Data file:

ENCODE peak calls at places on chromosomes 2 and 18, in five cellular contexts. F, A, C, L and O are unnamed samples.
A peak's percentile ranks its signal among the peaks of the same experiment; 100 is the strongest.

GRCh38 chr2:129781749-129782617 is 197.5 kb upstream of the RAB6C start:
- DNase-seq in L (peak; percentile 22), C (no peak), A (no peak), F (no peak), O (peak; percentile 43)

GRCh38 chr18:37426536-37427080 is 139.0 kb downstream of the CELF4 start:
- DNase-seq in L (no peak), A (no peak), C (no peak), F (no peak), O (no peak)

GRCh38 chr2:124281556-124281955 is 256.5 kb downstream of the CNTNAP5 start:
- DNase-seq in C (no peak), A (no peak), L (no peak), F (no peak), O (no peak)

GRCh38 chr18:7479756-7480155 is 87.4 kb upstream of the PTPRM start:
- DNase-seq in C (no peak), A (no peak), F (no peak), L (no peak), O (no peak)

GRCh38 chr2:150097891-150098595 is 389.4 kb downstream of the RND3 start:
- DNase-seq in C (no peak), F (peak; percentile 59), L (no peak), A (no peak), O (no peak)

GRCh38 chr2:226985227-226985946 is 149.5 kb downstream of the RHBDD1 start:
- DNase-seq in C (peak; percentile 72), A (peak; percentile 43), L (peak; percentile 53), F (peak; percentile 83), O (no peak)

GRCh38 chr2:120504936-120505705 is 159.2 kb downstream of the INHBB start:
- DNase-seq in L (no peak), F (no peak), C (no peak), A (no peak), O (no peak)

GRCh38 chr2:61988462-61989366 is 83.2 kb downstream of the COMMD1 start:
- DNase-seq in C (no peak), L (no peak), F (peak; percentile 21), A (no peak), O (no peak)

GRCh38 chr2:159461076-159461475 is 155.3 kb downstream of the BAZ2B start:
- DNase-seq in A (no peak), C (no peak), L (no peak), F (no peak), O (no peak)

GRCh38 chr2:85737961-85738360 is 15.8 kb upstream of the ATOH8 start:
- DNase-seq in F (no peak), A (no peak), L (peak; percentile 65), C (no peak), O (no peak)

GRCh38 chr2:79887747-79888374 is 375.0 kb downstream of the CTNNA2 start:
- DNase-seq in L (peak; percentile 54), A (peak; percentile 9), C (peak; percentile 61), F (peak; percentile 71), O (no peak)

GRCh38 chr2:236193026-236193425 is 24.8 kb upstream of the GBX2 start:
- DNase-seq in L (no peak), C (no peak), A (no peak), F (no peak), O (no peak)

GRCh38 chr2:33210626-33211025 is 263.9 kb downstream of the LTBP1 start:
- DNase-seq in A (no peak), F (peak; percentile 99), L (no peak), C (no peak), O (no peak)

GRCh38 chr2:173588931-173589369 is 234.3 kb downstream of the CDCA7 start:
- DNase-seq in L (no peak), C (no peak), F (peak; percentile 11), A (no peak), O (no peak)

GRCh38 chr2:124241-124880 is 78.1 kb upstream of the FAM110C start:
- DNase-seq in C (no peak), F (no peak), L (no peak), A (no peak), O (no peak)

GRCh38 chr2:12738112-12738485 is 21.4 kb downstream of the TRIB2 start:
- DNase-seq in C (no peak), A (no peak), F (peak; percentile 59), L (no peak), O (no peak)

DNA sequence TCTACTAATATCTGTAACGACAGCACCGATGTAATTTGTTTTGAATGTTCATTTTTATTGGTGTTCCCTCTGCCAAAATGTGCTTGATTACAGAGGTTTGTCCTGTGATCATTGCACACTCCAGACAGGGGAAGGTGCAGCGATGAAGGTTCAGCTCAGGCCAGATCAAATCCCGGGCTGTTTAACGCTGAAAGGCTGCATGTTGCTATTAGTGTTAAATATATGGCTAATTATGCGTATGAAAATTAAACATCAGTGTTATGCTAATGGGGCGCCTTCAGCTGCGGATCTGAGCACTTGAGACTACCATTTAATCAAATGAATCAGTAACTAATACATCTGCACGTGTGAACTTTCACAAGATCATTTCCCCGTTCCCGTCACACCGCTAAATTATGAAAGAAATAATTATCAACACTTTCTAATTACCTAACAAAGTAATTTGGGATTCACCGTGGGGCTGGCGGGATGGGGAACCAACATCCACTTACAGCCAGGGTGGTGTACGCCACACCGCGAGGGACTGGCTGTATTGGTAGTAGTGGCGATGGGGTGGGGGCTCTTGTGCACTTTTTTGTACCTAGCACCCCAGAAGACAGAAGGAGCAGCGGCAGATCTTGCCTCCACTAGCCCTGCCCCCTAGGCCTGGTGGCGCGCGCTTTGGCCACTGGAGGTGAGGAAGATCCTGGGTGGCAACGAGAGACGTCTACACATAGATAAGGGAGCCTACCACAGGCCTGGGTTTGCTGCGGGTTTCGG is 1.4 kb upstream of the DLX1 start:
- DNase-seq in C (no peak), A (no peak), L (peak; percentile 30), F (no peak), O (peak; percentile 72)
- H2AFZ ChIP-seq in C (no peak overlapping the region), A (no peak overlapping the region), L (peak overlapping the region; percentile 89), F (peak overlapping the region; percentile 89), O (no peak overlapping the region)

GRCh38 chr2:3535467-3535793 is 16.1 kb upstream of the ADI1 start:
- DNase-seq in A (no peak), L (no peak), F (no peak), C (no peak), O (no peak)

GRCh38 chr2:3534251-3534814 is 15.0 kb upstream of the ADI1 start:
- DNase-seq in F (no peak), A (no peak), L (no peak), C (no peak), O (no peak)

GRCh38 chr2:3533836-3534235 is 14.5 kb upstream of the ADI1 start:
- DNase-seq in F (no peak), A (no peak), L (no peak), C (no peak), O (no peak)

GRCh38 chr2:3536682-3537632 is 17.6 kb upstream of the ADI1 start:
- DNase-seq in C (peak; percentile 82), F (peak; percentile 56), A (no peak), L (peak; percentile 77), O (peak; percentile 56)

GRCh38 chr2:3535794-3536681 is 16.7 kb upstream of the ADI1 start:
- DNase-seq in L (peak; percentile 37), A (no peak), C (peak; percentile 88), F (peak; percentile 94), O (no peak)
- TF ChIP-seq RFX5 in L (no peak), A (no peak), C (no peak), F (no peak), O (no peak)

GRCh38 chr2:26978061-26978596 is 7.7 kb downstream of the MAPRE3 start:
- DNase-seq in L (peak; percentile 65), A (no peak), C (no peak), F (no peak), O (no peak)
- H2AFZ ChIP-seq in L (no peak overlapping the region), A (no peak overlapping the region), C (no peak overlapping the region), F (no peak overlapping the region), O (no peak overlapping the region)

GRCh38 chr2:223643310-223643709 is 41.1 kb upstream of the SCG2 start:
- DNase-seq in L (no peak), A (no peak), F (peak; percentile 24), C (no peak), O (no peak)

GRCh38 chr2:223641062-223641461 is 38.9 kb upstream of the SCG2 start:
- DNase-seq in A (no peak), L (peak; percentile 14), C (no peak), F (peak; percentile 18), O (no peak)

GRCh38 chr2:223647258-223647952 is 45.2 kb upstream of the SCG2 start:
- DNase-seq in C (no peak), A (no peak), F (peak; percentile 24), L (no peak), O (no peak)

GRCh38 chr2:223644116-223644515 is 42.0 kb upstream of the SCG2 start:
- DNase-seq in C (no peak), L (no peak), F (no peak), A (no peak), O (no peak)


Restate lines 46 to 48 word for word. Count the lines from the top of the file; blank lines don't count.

GRCh38 chr2:3535794-3536681 is 16.7 kb upstream of the ADI1 start:
- DNase-seq in L (peak; percentile 37), A (no peak), C (peak; percentile 88), F (peak; percentile 94), O (no peak)
- TF ChIP-seq RFX5 in L (no peak), A (no peak), C (no peak), F (no peak), O (no peak)